Smithsonian & ASU Exhibit

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The Smithsonian will celebrate its 175th anniversary by opening the Historic Arts and Industries building for the first time in two decades. We spoke to Award-winning artist Brian Miller about his artwork and look at his future visions.

The futures exhibit is a new collaboration with ASU Center for Science and imagination and the Smithsonian. It opens November 20, at the Smithsonian arts and industry building, and it runs until next July.  It will feature new technology, artwork and stories that imagine life 50 years in the future.

“ASU Center for Science imagination is already sort of known for all the work they do with corporations and other foundations imagining different future scenarios,” Miller said. “I think it was a natural fit for them to connect with Smithsonian to work on this futures project, so that we could sit down with some museums and imagine what their future might be like in 50 years.”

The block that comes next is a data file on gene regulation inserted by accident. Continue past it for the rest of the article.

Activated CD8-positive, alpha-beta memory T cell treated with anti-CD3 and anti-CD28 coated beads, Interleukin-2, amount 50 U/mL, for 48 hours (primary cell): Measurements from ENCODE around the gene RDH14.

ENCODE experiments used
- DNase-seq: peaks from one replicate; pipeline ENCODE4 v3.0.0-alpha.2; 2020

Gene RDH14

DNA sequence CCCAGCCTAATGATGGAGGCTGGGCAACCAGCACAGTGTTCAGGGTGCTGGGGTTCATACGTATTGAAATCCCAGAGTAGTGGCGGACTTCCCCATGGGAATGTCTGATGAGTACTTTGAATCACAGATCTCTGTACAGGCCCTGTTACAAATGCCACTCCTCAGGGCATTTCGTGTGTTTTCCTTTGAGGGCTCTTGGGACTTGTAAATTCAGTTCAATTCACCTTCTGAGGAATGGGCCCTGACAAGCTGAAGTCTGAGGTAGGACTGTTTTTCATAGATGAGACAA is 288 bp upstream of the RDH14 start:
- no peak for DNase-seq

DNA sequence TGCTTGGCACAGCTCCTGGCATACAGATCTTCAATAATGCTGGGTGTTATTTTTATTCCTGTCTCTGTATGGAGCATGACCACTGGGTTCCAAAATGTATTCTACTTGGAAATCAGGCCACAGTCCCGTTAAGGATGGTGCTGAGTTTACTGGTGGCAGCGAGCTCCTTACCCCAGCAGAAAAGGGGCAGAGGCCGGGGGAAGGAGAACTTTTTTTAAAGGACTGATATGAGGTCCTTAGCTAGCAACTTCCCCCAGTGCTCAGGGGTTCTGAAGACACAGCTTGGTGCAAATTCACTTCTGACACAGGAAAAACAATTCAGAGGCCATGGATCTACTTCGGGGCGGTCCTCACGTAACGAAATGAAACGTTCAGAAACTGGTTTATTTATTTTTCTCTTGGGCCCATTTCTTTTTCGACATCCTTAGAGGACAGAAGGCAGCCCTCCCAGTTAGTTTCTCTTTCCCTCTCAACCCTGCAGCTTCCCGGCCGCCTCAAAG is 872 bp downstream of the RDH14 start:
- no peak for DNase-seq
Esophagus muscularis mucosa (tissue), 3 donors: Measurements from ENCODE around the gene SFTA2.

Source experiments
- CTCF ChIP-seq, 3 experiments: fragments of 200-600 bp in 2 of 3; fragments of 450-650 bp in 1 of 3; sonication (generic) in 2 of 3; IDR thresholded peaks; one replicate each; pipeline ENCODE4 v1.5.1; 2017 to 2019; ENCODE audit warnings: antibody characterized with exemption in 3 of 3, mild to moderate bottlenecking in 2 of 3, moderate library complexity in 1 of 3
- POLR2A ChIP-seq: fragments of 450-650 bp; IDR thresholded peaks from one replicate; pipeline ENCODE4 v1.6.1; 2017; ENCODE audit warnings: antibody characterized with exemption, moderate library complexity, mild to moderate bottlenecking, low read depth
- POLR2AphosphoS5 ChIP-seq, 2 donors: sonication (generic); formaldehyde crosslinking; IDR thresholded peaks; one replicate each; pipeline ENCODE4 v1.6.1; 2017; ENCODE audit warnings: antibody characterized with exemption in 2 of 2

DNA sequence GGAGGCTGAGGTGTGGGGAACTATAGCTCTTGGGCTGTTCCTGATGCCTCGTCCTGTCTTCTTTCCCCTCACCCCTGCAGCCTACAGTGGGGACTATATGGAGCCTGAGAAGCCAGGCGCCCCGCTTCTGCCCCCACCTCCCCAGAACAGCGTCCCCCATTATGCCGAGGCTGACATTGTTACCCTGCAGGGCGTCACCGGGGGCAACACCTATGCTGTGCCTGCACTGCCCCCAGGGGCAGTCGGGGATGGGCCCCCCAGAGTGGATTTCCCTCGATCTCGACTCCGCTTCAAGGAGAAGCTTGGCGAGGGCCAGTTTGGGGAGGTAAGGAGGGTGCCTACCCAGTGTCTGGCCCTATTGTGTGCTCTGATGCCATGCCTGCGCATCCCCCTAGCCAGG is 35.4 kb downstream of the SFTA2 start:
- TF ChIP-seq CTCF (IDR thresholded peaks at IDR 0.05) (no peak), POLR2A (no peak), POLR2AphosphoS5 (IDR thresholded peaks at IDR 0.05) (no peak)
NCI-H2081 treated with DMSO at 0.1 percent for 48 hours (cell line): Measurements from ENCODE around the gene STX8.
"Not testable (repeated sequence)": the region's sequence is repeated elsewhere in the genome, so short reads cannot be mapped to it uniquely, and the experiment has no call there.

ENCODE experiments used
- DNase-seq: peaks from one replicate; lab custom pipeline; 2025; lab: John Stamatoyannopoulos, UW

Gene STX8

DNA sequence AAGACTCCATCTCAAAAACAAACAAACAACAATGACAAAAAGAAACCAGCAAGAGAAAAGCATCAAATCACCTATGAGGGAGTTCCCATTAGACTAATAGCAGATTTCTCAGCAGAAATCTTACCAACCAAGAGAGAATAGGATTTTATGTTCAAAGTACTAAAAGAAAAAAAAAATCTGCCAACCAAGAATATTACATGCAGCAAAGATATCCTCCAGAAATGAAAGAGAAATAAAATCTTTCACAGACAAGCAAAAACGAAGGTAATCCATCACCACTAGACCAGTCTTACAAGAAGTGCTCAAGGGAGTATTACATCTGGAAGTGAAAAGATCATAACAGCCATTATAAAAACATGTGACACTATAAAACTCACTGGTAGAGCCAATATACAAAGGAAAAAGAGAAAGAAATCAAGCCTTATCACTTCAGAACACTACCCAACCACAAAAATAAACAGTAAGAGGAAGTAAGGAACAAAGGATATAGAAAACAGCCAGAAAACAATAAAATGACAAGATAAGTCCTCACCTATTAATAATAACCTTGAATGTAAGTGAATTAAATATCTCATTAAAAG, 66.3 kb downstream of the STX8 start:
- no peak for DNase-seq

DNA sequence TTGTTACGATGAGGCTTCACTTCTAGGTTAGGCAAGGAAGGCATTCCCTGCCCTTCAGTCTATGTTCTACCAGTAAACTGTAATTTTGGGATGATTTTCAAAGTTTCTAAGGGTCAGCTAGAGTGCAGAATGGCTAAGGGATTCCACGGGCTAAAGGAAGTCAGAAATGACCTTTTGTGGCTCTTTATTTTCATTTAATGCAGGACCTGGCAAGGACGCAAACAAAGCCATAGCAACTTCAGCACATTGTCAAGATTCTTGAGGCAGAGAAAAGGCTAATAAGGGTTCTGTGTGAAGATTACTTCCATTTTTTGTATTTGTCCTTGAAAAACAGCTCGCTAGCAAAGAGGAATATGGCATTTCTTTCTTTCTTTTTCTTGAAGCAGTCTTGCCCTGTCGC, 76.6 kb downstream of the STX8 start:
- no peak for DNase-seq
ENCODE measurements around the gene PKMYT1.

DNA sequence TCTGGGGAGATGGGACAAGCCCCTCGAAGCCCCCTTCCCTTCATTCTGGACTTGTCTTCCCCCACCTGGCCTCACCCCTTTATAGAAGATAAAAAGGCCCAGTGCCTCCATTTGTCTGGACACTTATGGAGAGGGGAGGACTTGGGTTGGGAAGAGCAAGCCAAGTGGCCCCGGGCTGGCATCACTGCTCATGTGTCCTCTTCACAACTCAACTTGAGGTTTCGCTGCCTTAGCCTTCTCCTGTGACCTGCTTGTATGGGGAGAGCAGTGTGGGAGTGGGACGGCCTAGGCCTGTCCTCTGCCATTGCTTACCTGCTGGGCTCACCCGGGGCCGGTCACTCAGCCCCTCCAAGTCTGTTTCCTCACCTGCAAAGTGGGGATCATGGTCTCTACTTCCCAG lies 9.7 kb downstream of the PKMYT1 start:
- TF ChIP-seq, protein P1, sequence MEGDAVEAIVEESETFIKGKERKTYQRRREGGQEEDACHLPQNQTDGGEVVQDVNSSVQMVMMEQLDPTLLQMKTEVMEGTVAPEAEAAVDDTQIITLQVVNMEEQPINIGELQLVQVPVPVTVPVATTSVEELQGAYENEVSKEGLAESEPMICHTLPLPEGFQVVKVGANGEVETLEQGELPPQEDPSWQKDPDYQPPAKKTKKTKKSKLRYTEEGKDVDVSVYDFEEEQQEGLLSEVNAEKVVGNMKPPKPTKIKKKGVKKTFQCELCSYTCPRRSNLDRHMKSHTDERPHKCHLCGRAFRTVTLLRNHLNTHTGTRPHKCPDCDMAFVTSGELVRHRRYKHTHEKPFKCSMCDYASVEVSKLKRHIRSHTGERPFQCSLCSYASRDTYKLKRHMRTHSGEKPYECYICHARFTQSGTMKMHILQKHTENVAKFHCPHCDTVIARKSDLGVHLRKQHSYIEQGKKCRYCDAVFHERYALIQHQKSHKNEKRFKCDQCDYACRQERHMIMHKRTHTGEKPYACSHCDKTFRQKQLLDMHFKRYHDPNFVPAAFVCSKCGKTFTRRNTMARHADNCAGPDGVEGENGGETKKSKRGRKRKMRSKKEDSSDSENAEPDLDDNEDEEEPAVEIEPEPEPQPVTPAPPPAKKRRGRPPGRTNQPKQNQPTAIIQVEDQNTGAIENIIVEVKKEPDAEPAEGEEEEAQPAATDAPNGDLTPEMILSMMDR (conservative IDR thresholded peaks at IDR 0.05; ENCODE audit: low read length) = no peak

The future is something that is on all of our minds constantly. The next 5 minutes, the next hour, the next 12 hours, the next day, week and month. Arizonans are constantly imagining the future.

“We like to think that instead of predicting, we’re just trying to open a dialog, open a conversation to allow people to then imagine what the future could be,” Miller said.

One of the first pieces was based on Star Wars, which Miller is a big fan of.

“We like the idea that what if Smithsonian Air and Space Museum Sunday, you can actually go visit an annex in space,” Miller said. “And that brought all kinds of conversation, we can imagine to like, to space travel become accessible to everyone, because you know, the specific museums are free to access.”

Another illustration was the 67th amendment, with children getting the right to vote.

“We knew just because of that nature of that discussion, that will be an engaging illustration for people to see and hopefully open up a dialogue with them,” Miller said. “And there’s this idea that people who are disenfranchised that we talked about, don’t get the right to vote.”

Brian Miller, illustrator

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